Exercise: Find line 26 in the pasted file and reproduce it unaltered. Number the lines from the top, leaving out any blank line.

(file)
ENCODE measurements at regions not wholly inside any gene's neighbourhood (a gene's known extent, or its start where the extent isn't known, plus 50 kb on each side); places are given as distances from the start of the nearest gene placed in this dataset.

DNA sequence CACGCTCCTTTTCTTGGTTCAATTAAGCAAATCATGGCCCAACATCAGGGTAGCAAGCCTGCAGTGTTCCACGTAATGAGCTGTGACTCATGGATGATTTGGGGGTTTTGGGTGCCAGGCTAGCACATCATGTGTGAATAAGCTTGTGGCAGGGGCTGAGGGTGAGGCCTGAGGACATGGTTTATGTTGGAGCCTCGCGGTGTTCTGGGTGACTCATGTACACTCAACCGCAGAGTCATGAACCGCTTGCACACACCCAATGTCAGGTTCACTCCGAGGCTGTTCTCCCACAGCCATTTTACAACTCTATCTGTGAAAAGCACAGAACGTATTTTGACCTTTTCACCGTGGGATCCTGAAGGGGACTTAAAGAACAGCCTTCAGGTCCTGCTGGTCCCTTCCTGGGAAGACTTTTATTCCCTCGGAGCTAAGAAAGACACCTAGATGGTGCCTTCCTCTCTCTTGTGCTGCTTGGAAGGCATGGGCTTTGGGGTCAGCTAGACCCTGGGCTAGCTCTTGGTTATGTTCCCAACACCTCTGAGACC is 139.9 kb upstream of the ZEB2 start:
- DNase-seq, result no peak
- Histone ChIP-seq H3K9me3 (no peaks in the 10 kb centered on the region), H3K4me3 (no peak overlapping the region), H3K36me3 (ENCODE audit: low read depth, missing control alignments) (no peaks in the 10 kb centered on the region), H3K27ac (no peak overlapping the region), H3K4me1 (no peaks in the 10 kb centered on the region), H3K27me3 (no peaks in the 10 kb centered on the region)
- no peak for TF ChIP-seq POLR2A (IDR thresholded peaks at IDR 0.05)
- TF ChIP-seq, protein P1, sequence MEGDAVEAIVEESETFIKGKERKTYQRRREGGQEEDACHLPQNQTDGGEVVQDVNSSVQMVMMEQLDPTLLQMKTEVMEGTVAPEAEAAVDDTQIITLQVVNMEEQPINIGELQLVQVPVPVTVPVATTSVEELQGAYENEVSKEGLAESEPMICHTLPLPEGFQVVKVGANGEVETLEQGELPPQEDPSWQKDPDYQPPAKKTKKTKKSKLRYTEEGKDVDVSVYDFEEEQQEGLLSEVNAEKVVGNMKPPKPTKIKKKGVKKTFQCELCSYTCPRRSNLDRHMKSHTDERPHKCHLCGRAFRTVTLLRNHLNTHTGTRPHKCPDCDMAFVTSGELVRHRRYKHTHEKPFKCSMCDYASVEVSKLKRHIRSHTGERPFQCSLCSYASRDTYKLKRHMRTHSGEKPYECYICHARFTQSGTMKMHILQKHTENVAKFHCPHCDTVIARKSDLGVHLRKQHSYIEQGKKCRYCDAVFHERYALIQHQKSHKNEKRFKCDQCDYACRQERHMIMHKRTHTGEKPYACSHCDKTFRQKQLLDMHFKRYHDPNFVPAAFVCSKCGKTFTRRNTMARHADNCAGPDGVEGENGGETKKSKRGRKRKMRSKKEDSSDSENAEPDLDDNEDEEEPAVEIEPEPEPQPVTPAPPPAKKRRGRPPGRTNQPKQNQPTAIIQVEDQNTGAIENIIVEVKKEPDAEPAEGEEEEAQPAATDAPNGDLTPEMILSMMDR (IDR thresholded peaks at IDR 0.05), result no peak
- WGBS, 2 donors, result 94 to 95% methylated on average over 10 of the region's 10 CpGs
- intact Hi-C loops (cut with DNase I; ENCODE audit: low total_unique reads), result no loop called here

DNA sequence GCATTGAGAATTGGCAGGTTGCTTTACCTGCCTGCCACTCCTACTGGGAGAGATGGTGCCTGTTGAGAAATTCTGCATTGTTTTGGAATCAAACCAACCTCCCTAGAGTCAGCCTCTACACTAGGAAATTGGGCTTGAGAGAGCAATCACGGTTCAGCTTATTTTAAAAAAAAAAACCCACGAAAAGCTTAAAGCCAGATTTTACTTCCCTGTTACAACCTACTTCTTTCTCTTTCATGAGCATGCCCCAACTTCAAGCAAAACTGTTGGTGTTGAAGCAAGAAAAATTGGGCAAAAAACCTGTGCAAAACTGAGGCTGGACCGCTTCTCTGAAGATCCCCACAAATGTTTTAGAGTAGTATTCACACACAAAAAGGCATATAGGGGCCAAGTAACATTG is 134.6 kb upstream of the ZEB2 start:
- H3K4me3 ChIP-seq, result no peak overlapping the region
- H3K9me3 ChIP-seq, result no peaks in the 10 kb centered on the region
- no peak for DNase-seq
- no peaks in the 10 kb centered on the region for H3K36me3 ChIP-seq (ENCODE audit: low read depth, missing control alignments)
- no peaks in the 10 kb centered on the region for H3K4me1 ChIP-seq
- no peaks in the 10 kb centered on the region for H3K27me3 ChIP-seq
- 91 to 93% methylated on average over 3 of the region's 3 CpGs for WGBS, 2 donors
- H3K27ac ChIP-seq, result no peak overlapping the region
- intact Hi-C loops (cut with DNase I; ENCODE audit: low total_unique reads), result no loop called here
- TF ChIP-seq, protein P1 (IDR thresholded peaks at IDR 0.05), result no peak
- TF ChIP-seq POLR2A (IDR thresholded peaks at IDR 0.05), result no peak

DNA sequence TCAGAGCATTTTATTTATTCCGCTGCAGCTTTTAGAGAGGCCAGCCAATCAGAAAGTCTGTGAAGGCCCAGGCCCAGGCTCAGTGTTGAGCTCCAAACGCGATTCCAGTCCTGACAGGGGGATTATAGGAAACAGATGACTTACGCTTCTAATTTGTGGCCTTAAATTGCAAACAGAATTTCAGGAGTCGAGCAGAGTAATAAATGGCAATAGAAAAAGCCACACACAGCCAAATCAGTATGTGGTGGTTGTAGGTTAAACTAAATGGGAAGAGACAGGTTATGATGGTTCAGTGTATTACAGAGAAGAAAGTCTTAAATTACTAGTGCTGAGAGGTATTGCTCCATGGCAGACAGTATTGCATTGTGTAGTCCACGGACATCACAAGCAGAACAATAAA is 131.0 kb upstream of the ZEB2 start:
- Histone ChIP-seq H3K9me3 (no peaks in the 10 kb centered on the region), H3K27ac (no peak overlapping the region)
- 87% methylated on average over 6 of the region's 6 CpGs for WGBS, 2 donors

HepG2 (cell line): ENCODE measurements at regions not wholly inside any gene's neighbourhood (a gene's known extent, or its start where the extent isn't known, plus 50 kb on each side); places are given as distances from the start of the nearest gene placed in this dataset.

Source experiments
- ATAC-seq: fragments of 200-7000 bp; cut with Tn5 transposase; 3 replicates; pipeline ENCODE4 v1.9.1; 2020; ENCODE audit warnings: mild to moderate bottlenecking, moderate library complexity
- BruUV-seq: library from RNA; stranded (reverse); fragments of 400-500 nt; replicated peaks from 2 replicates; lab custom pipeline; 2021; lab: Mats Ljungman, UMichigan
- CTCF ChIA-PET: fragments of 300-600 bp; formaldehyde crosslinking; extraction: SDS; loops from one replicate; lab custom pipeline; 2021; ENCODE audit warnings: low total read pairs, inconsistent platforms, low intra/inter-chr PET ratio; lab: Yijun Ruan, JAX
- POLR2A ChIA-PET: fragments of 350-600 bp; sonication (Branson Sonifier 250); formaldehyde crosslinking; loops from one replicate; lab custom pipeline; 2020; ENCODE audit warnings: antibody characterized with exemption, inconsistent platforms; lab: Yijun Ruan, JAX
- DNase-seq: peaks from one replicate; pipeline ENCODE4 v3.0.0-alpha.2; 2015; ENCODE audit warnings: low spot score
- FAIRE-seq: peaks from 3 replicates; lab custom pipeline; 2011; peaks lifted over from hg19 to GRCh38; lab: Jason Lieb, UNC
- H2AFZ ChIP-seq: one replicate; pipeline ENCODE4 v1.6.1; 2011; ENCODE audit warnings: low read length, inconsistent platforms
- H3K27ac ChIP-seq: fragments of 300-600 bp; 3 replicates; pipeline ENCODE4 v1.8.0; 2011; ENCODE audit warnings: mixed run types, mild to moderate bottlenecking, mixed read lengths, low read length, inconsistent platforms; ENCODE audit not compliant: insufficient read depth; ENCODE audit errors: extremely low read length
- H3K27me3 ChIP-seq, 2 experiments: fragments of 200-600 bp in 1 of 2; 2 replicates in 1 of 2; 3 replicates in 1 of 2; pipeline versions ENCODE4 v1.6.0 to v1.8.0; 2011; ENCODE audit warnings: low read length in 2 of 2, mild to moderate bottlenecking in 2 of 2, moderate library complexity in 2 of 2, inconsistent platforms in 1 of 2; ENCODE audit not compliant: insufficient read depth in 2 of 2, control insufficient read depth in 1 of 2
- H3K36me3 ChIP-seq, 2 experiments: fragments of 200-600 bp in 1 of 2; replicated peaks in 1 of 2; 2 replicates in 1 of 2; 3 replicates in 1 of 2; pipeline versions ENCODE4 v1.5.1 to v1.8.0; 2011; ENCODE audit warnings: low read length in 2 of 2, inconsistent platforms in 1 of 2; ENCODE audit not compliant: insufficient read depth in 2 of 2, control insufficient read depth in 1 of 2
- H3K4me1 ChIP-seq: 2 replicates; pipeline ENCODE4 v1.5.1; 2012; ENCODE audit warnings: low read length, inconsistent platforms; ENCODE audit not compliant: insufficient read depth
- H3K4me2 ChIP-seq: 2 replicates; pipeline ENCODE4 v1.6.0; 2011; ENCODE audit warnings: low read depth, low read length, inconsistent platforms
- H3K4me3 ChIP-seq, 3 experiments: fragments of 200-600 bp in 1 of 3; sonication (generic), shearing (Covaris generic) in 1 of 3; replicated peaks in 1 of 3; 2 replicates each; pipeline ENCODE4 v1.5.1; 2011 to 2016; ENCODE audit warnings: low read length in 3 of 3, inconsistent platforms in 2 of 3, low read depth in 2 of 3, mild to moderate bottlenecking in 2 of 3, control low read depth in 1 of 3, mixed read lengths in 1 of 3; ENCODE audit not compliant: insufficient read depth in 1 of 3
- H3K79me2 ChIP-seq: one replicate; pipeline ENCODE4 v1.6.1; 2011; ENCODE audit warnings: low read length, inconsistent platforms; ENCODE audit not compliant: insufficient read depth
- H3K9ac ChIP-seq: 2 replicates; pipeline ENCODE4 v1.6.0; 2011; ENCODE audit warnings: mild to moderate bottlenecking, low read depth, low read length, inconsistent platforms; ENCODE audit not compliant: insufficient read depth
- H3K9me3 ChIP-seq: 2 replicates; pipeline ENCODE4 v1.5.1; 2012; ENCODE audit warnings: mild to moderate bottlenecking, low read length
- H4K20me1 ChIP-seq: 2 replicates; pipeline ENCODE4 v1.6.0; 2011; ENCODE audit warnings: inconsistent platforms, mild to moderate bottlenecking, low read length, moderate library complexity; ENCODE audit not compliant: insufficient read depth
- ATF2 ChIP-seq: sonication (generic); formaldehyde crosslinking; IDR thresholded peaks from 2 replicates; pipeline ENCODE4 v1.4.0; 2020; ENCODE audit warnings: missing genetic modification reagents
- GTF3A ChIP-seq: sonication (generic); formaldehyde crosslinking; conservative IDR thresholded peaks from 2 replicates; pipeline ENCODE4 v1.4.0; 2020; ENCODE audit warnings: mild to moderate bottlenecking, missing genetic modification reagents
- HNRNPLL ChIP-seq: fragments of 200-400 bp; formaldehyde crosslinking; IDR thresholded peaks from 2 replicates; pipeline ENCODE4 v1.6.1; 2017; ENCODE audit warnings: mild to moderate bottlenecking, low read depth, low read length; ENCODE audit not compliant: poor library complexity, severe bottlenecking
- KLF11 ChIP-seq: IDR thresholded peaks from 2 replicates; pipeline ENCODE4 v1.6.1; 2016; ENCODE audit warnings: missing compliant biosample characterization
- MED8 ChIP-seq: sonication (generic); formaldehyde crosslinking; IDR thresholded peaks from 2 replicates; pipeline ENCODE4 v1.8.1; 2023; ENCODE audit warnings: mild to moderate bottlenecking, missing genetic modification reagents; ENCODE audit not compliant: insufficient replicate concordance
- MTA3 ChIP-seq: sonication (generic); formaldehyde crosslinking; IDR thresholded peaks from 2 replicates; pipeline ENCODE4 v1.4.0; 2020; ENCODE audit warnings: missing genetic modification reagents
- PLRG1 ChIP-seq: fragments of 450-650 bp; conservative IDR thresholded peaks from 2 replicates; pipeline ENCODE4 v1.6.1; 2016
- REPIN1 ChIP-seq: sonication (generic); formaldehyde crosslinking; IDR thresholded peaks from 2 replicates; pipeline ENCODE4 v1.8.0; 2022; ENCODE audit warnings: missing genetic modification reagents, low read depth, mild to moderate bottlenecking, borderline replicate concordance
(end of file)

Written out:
- ATAC-seq: fragments of 200-7000 bp; cut with Tn5 transposase; 3 replicates; pipeline ENCODE4 v1.9.1; 2020; ENCODE audit warnings: mild to moderate bottlenecking, moderate library complexity